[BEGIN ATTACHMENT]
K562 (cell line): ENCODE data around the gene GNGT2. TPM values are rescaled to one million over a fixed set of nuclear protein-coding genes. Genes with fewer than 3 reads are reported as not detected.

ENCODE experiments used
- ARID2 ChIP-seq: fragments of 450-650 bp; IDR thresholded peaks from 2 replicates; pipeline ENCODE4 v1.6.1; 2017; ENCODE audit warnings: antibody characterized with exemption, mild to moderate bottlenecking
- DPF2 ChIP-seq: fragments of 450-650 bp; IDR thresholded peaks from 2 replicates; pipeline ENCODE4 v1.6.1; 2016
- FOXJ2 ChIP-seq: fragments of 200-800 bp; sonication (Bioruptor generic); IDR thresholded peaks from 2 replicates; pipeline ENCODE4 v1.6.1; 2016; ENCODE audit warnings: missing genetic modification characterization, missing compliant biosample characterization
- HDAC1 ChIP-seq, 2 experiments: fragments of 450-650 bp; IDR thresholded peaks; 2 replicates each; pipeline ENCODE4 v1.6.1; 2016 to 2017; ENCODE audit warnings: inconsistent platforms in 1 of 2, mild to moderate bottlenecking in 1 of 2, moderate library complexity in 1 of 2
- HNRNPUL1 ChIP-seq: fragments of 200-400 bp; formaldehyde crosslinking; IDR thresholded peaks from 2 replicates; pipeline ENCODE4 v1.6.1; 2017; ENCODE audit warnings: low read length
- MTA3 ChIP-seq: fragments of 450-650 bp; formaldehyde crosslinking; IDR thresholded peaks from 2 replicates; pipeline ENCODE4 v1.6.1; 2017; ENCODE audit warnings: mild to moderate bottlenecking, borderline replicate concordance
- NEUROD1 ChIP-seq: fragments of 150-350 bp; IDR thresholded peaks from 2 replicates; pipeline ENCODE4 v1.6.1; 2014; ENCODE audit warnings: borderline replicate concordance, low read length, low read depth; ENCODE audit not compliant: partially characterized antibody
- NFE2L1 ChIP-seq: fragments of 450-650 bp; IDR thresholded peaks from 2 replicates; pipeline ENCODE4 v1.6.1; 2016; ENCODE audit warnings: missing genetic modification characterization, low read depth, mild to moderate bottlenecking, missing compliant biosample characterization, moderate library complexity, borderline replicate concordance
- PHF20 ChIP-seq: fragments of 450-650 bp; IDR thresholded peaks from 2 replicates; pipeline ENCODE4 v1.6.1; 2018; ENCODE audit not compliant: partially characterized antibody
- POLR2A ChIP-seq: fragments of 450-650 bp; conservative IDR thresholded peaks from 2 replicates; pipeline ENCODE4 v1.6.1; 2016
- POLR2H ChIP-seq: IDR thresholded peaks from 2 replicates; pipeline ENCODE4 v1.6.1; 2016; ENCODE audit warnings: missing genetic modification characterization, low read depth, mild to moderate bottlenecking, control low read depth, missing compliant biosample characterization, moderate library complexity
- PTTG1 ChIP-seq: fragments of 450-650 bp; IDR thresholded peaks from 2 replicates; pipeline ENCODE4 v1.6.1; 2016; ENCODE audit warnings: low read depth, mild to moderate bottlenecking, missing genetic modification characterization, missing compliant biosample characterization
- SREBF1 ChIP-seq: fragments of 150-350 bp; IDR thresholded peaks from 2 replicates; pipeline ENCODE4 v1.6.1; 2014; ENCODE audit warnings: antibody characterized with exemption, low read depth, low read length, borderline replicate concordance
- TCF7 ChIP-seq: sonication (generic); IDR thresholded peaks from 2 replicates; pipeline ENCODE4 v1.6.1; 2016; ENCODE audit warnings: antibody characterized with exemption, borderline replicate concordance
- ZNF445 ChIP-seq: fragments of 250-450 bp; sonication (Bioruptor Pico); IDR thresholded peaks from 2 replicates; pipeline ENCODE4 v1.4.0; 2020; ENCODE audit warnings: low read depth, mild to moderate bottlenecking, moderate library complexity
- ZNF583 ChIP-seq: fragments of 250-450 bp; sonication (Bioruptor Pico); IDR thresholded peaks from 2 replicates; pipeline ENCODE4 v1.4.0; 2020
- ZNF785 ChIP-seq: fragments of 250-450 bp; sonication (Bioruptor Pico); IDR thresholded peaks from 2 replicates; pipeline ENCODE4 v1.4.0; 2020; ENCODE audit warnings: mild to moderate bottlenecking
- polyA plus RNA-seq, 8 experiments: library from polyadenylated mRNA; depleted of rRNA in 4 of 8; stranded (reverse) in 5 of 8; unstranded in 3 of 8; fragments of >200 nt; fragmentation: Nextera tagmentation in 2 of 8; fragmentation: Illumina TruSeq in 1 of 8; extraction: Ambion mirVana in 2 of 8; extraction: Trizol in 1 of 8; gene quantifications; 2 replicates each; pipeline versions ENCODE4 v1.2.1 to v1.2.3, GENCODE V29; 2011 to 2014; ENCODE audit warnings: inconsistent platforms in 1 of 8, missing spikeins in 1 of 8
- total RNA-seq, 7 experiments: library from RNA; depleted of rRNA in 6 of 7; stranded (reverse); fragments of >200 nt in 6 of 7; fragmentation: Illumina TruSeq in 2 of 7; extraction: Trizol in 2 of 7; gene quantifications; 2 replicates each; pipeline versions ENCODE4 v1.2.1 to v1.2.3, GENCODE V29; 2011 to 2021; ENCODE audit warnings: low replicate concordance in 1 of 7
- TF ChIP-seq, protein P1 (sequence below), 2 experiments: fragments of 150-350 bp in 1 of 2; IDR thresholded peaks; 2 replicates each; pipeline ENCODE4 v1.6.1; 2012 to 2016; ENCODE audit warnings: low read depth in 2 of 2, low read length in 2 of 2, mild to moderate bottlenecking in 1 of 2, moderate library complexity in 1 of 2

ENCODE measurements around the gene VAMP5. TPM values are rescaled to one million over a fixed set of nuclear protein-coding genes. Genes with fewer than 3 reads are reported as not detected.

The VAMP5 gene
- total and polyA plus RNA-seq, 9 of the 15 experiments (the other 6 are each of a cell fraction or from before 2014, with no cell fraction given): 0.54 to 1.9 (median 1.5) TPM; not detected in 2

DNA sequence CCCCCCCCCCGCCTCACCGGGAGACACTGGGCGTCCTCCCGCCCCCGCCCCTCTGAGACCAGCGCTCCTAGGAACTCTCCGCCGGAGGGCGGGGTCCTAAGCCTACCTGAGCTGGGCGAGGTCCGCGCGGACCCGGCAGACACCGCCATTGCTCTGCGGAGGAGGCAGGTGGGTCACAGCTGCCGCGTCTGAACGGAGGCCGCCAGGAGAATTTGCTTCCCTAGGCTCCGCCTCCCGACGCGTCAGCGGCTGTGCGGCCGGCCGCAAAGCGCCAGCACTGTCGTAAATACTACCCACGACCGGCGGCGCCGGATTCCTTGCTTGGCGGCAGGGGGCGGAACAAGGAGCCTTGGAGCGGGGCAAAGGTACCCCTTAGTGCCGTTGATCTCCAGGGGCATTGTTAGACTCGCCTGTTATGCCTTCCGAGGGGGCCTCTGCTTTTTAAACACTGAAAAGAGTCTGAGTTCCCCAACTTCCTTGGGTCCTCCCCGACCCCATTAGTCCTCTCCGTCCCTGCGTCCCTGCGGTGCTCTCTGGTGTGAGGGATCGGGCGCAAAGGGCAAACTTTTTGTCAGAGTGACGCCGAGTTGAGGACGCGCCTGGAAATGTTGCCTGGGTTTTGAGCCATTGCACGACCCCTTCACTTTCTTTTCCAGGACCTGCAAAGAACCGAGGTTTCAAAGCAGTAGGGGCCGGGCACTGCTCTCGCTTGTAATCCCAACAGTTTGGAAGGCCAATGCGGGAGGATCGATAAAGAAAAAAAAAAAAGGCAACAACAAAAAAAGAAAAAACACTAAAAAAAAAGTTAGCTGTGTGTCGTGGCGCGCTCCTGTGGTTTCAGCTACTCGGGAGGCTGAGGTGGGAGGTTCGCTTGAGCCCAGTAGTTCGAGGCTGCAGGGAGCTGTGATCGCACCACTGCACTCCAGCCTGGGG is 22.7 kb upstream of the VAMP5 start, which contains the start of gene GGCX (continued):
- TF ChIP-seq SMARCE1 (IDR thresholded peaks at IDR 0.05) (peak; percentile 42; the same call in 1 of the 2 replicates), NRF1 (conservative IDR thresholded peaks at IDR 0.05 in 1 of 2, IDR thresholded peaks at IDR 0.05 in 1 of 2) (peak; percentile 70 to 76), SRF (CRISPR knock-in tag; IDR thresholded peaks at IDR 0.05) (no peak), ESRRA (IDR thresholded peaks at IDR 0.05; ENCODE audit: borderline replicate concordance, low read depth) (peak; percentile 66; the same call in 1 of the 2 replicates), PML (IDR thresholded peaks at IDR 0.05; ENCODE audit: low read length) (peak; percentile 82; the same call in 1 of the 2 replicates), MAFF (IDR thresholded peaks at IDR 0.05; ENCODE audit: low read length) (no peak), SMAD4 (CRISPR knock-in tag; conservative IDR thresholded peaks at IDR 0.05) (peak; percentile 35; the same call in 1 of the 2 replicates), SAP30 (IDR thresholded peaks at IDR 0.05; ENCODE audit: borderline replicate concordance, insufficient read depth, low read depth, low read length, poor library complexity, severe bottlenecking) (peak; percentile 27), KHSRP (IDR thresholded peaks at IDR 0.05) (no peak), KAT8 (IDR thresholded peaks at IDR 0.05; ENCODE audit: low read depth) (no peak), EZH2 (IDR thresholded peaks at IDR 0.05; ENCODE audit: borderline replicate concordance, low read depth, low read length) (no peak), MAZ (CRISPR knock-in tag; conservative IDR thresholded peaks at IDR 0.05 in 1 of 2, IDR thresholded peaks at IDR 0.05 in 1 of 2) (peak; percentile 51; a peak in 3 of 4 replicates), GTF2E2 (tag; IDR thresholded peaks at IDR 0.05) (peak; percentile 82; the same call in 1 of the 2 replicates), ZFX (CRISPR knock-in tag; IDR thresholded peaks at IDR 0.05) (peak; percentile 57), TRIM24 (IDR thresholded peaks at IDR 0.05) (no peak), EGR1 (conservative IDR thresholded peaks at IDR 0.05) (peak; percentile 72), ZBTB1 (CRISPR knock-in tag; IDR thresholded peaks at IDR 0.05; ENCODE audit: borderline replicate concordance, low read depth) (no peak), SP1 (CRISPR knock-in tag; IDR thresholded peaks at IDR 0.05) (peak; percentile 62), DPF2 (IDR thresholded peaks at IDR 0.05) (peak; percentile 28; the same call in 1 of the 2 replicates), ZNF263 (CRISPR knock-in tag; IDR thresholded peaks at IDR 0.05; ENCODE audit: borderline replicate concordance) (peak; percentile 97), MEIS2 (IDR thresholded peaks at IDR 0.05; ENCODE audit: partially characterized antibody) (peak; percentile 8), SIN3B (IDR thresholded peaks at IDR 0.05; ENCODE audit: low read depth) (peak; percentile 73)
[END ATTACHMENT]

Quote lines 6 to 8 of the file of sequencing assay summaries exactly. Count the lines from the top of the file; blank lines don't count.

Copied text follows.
- HDAC1 ChIP-seq, 2 experiments: fragments of 450-650 bp; IDR thresholded peaks; 2 replicates each; pipeline ENCODE4 v1.6.1; 2016 to 2017; ENCODE audit warnings: inconsistent platforms in 1 of 2, mild to moderate bottlenecking in 1 of 2, moderate library complexity in 1 of 2
- HNRNPUL1 ChIP-seq: fragments of 200-400 bp; formaldehyde crosslinking; IDR thresholded peaks from 2 replicates; pipeline ENCODE4 v1.6.1; 2017; ENCODE audit warnings: low read length
- MTA3 ChIP-seq: fragments of 450-650 bp; formaldehyde crosslinking; IDR thresholded peaks from 2 replicates; pipeline ENCODE4 v1.6.1; 2017; ENCODE audit warnings: mild to moderate bottlenecking, borderline replicate concordance